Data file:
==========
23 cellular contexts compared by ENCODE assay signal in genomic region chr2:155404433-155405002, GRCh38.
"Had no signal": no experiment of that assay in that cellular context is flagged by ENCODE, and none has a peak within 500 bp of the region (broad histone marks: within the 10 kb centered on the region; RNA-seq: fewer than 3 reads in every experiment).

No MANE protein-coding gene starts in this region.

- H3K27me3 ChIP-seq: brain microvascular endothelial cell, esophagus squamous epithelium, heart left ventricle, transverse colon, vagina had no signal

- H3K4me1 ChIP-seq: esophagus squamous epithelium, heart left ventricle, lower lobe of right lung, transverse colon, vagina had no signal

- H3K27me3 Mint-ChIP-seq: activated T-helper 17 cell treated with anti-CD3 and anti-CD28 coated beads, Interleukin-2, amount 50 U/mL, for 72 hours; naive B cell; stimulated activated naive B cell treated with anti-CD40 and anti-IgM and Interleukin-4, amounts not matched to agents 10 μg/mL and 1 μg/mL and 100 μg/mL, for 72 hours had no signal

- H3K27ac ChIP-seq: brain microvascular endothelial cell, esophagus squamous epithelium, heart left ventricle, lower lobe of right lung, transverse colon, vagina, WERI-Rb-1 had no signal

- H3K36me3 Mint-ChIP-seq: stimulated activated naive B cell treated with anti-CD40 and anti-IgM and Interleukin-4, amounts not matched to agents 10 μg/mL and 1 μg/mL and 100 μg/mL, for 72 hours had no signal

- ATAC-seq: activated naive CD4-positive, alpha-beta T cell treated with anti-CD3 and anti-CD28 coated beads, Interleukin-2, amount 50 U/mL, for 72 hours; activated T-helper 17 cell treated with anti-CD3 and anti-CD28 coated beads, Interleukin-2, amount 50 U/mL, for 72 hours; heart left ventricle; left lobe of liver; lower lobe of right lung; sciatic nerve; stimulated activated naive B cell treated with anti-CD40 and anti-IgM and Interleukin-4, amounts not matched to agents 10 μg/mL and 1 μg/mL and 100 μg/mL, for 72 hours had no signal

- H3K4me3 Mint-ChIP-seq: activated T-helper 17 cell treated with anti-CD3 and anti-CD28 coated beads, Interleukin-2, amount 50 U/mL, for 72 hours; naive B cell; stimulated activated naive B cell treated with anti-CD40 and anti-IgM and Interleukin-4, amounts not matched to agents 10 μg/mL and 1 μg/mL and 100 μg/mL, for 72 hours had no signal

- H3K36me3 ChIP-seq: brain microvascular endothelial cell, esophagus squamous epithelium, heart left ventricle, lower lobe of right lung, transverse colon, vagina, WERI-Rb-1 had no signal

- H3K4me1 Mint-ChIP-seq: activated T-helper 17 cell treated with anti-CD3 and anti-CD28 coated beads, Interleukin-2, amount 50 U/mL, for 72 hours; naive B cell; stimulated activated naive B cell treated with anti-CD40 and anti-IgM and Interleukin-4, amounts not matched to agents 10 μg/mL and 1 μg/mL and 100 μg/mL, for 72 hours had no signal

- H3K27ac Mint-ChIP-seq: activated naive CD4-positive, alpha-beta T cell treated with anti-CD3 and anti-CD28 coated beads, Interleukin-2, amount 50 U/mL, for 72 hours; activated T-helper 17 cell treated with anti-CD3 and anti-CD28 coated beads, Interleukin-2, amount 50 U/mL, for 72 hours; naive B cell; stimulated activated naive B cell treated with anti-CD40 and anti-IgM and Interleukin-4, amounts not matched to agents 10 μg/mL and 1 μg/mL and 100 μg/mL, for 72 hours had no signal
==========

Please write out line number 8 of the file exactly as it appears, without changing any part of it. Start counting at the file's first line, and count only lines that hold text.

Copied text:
- H3K36me3 Mint-ChIP-seq: stimulated activated naive B cell treated with anti-CD40 and anti-IgM and Interleukin-4, amounts not matched to agents 10 μg/mL and 1 μg/mL and 100 μg/mL, for 72 hours had no signal